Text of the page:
What wasn't known, until today, is who was paying the bills for research by the "nonprofit watchdog" group. "The folks running the Google Transparency Project won’t say who is paying for it, which is odd for a group devoted to transparency," noted Fortune's Jeff John Roberts, one of many journalists who the group reached out to in April.
Today, Roberts has published a followup, confirming that based on a tip, he found at least one funder—Oracle. That's the same company that lost a major copyright trial to Google and continues to spar with the search giant in court.
In a revelation that shows how the National Security Agency was able to systematically spy on many Cisco Systems customers for the better part of a decade, researchers have uncovered an attack that remotely extracts decryption keys from the company's now-decommissioned line of PIX firewalls.
The discovery is significant because the attack code, dubbed BenignCertain, worked on PIX versions Cisco released in 2002 and supported through 2009. Even after Cisco stopped providing PIX bug fixes in July 2009, the company continued offering limited service and support for the product for an additional four years. Unless PIX customers took special precautions, virtually all of them were vulnerable to attacks that surreptitiously eavesdropped on their VPN traffic. Beyond allowing attackers to snoop on encrypted VPN traffic, the key extraction also makes it possible to gain full access to a vulnerable network by posing as a remote user.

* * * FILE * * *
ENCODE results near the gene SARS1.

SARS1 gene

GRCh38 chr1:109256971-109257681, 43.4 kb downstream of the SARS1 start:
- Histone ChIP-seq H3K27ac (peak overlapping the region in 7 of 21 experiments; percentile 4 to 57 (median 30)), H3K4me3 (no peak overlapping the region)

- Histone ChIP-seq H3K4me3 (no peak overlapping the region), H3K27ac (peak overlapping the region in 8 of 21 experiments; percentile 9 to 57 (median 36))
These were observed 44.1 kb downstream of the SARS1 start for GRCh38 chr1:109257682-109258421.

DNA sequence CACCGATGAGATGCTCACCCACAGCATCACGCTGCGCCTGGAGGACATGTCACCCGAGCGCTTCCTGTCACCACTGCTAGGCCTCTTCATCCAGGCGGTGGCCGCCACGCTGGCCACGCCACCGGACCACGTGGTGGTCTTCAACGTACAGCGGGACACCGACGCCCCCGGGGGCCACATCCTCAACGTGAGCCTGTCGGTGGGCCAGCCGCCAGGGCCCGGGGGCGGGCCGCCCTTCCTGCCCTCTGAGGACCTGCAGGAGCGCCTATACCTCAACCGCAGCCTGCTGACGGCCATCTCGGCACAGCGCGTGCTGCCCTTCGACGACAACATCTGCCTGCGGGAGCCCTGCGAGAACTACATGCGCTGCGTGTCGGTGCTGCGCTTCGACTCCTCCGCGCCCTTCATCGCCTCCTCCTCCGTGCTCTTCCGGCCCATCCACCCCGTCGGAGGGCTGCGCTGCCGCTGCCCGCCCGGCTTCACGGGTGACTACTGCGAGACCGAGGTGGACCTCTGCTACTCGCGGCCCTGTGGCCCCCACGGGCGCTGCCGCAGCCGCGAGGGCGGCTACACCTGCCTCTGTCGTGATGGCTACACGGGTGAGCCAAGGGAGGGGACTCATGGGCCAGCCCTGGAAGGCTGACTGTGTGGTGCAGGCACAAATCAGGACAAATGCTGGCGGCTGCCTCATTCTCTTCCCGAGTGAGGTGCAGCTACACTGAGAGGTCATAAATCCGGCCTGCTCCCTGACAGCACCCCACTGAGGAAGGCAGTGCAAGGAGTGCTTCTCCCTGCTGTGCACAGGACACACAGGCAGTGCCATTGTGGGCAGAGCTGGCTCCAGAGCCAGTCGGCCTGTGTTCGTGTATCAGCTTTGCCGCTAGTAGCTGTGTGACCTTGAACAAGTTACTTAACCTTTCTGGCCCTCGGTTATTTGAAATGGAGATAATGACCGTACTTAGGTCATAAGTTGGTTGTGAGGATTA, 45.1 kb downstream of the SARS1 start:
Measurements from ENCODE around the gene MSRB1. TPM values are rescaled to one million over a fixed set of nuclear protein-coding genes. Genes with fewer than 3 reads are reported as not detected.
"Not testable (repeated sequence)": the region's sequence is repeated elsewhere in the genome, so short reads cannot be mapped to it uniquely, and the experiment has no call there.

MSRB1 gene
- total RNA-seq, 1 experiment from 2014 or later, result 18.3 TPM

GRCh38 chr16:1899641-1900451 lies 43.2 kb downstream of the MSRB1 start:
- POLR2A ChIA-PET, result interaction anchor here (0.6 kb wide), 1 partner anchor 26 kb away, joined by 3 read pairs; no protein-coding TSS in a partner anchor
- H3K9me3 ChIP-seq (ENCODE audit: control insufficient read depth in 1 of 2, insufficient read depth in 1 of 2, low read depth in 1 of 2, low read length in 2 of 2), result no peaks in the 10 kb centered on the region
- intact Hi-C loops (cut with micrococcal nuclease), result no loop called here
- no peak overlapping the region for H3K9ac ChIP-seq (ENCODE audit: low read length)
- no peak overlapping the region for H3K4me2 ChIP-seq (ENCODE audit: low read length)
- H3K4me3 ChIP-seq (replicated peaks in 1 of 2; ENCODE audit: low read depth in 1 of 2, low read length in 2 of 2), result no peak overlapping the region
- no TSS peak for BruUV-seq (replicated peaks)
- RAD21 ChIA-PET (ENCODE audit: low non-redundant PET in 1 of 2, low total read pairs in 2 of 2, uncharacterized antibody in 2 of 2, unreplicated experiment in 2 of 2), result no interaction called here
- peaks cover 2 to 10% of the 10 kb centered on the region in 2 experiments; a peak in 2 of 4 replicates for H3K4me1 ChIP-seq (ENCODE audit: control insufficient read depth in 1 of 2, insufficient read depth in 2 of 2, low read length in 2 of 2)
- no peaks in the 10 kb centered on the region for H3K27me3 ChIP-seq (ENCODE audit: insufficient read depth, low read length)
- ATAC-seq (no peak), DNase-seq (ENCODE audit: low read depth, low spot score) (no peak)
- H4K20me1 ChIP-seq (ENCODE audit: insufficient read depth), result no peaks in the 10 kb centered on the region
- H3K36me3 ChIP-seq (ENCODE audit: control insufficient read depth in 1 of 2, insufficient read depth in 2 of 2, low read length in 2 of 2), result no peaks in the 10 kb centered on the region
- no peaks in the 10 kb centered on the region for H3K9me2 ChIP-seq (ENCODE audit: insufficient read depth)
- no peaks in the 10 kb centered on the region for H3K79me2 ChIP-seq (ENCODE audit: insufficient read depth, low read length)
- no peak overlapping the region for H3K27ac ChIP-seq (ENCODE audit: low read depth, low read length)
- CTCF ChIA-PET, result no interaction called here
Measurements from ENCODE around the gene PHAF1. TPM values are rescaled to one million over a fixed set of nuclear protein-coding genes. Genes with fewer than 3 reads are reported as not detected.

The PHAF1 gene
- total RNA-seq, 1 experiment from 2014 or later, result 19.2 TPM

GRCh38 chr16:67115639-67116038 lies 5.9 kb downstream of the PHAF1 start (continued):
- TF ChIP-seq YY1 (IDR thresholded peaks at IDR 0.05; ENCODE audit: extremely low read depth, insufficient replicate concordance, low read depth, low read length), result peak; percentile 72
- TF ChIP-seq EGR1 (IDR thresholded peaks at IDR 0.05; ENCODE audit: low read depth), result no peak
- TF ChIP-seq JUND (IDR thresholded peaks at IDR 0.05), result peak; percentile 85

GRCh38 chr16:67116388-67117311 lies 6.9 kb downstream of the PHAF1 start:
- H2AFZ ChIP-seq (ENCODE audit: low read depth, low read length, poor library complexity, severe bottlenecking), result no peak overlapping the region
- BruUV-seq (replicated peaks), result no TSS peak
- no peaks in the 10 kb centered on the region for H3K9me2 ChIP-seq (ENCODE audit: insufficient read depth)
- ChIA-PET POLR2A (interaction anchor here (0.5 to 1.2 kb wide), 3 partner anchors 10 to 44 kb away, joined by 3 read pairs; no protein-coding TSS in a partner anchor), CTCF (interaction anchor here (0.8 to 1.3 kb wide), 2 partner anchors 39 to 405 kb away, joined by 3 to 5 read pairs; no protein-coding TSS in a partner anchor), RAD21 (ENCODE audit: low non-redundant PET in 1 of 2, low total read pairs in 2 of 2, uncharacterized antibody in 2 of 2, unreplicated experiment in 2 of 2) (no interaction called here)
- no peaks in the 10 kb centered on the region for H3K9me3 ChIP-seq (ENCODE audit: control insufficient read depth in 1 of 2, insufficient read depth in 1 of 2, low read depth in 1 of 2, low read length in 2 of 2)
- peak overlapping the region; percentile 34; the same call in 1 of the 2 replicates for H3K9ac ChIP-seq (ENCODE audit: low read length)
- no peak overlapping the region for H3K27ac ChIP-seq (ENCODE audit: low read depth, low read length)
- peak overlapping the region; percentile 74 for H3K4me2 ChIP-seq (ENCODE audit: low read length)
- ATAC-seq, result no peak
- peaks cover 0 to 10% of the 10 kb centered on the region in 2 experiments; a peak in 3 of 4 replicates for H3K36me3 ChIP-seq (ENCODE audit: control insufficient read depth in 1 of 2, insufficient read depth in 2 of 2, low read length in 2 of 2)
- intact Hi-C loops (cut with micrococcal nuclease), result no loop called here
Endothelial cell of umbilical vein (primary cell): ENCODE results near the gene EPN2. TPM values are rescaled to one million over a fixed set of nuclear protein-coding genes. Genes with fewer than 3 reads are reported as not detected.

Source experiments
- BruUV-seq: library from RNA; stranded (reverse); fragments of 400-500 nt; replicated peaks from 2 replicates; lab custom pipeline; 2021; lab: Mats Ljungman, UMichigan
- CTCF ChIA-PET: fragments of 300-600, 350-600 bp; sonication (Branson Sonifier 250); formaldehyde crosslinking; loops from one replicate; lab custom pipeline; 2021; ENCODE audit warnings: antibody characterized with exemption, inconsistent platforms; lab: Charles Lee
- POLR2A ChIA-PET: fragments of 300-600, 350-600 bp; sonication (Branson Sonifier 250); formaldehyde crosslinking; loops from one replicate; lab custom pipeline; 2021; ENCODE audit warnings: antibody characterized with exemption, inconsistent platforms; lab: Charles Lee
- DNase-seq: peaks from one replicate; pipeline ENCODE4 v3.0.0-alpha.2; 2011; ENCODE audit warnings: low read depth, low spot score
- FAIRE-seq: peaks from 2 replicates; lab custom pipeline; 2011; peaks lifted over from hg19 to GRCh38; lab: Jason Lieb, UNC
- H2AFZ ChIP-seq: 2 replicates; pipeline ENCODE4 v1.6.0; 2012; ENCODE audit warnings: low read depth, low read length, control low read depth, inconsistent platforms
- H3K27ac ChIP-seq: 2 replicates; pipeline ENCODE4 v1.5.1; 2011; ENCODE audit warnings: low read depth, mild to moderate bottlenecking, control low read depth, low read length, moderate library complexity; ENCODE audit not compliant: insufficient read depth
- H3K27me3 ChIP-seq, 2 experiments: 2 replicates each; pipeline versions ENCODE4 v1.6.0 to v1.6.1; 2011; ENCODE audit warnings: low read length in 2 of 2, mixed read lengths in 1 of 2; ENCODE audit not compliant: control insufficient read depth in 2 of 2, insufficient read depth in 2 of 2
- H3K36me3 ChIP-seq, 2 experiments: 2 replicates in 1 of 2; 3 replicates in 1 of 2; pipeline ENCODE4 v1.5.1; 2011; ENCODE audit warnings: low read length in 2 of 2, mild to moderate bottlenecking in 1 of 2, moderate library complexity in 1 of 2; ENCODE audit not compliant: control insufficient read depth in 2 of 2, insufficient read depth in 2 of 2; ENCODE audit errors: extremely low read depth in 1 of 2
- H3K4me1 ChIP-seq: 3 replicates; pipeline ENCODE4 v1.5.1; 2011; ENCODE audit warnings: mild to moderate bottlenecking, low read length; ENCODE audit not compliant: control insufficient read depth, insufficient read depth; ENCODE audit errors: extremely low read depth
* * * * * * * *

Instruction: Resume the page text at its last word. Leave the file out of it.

Researchers have identified a router so fraught with vulnerabilities and so “utterly broken” that it can be exploited to do pretty much anything. An attacker could bypass its authentication, peruse sensitive information stored in the router’s system logs and even use the device to execute OS commands with root privileges via a hardcoded root password.
Tao Sauvage, a Security Consultant with IOActive Labs purchased the device, a BHU WiFi router he nicknamed “uRouter” on a recent trip to China. The device’s web interface was in Chinese but after he opened the router, he was able to extract its firmware, get shell access and analyze its code. Once in, Sauvage reverse engineered some binaries and discovered that there were three different ways to gain administrative access to the router’s web interface.
Microsoft’s PowerShell utility is being used as part of a new banking Trojan targeting Brazilians. Researchers made the discovery earlier this week and say the high quality of the Trojan is indicative of Brazilian malware that is growing more sophisticated.
The banking Trojan is identified as “Trojan-Proxy.PowerShell.Agent.a” and is one of the most technically advanced Brazilian malware samples discovered, said Fabio Assolini, a senior security researcher with Kaspersky Lab’s Global Research and Analysis Team in a Securelist blog on Thursday.
The banking Trojan is being delivered via a phishing campaign where emails are masquerading as a receipt from a mobile carrier. A malicious .PIF (Program Information File) attachment is used to attack the target’s PC. PIF files tell MS-DOS applications how to run in Windows environments and can contain hidden BAT, EXE or COM programs that automatically execute after the host file is run.